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ZIMSEC O Level History Notes: The Struggle for Independence in Colonial Zimbabwe: Social Grievances

  • It was the second major grievance that the Africans held towards settlers
  • Education was compulsory for whites but this was not extended to blacks
  • African education was left in the hands of the missionaries and Africans themselves
  • The first governmental school was built in 1946 at Goromonzi
  • Todd Garfield’s somewhat progressive policy in education could not achieve much and included:
    1. It increased the number of government schools
    2. It separated the African education from African Affairs Department, having its own unit and Secretary
    3. It gave mission schools grants to introduce 4-year secondary courses
    4. It led to the building of 3 secondary schools in urban areas with 508 pupils by 1960
  • The reforms were however reversed by Edgar Whitehead under the Federation
  • The coming in of Ian Smith in 1964 also saw drastic changes in the African educational system
  • Teacher enrollment was reduced and the budget for African schools was cut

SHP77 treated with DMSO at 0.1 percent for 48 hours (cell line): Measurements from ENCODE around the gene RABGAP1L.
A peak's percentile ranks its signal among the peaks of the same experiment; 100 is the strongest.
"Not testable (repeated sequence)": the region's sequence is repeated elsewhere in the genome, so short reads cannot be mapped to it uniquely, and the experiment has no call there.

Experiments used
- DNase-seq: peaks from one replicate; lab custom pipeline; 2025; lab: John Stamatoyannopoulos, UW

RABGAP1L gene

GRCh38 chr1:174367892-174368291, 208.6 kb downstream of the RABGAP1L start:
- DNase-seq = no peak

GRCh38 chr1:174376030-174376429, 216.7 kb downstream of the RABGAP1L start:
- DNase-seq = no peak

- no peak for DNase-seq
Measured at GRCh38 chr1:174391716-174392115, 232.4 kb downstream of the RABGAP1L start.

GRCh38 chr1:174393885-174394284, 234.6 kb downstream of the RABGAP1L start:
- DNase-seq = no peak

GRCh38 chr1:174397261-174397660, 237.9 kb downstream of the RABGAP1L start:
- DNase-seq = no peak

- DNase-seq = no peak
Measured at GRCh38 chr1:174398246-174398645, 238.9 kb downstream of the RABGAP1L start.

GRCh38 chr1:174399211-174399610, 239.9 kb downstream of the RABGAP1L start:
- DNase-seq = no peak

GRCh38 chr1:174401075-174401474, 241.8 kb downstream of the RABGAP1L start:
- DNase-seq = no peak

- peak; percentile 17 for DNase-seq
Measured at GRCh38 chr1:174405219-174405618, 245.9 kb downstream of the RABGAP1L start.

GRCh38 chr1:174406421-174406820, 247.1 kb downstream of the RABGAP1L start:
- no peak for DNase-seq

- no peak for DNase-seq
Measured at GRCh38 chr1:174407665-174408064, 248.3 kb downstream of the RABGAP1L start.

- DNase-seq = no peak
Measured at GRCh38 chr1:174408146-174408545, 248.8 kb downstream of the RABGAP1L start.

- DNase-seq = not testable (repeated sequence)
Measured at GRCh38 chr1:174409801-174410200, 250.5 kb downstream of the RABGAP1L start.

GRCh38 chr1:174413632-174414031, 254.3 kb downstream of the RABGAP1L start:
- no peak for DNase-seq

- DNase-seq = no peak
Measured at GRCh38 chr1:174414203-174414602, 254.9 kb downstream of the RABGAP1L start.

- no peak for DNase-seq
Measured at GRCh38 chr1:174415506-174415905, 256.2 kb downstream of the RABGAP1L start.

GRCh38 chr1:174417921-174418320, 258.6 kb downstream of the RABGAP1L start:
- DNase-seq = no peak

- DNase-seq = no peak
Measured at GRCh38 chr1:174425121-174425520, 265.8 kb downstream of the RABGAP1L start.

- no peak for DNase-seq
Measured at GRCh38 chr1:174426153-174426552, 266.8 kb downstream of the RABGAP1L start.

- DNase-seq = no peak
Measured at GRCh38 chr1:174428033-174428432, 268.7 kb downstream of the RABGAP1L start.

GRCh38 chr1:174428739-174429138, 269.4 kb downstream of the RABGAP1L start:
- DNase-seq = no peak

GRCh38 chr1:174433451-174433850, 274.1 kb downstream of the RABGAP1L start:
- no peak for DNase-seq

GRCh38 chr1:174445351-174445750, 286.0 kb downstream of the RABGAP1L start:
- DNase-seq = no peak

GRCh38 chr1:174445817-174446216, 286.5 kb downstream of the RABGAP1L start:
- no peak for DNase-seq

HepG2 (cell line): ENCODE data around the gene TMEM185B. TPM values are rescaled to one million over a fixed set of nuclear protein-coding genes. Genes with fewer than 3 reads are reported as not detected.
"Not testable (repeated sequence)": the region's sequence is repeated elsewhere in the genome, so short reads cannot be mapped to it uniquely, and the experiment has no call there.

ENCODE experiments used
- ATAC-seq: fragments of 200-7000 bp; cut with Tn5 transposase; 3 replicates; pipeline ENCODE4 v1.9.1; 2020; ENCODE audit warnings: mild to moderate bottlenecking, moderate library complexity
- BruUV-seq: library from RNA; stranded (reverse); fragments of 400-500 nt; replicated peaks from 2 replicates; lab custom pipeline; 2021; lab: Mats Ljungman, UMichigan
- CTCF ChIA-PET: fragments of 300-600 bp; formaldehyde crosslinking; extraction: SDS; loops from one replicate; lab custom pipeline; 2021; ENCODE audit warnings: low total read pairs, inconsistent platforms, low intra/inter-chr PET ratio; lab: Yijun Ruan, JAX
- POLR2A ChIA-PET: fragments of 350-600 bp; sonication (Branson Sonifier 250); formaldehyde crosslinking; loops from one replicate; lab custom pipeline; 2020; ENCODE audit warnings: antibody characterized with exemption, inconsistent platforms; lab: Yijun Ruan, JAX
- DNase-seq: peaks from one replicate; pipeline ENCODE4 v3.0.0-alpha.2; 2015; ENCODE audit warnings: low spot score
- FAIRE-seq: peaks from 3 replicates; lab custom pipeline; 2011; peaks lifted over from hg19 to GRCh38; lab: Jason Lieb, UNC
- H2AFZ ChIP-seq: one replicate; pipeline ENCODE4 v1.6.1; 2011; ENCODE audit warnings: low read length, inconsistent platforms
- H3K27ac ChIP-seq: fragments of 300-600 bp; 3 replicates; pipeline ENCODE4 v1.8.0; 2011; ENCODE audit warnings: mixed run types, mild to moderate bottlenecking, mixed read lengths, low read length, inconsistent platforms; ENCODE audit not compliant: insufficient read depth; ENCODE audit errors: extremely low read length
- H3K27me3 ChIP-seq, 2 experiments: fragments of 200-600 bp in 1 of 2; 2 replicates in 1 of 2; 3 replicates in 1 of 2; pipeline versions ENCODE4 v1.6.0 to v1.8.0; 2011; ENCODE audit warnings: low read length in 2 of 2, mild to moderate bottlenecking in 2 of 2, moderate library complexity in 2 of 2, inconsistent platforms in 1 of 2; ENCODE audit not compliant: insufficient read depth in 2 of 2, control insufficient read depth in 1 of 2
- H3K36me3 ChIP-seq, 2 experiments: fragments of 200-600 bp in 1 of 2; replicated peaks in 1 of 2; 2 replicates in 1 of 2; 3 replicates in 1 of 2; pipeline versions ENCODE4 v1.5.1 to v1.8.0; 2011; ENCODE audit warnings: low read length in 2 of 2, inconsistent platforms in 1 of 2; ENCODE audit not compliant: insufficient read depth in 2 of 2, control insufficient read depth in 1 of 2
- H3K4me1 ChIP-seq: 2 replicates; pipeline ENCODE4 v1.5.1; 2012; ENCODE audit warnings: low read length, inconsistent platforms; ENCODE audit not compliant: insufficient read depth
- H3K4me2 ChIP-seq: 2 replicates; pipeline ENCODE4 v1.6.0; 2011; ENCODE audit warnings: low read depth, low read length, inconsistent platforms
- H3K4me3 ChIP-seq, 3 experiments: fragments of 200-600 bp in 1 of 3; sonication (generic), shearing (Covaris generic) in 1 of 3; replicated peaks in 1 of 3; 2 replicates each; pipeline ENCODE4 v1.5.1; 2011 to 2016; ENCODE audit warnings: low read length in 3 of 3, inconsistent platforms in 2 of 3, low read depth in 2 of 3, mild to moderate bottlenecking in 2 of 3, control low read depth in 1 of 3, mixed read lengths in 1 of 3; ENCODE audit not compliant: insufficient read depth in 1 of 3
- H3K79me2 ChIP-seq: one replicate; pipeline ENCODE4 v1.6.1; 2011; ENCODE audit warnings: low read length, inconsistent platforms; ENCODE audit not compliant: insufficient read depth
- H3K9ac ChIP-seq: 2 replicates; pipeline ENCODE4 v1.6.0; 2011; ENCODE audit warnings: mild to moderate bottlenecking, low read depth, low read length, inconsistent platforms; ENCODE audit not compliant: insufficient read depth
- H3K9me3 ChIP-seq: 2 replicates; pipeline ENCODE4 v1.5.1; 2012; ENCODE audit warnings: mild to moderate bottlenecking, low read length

• High school fees increased and this decreased enrolment
  • The bottleneck method was introduced at Grade 5 and 7 to reduce the number of those who passed these stages
  • There was a big gap between black and European education, for example, in 1969 the colonial government spent £9 per child whilst spending  £103 per European child
  • Education for Africans was believed to be for literacy only
  • Many guerillas who participated in the Second Chimurenga did so because they been denied education
  • The second Chimurenga is also associated with grievances of racial discrimination
  • African lived in dire poverty and were also faced with poor working conditions
  • Poverty was very high in the rural areas as the lands there were not productive

To access more topics go to the History Notes page.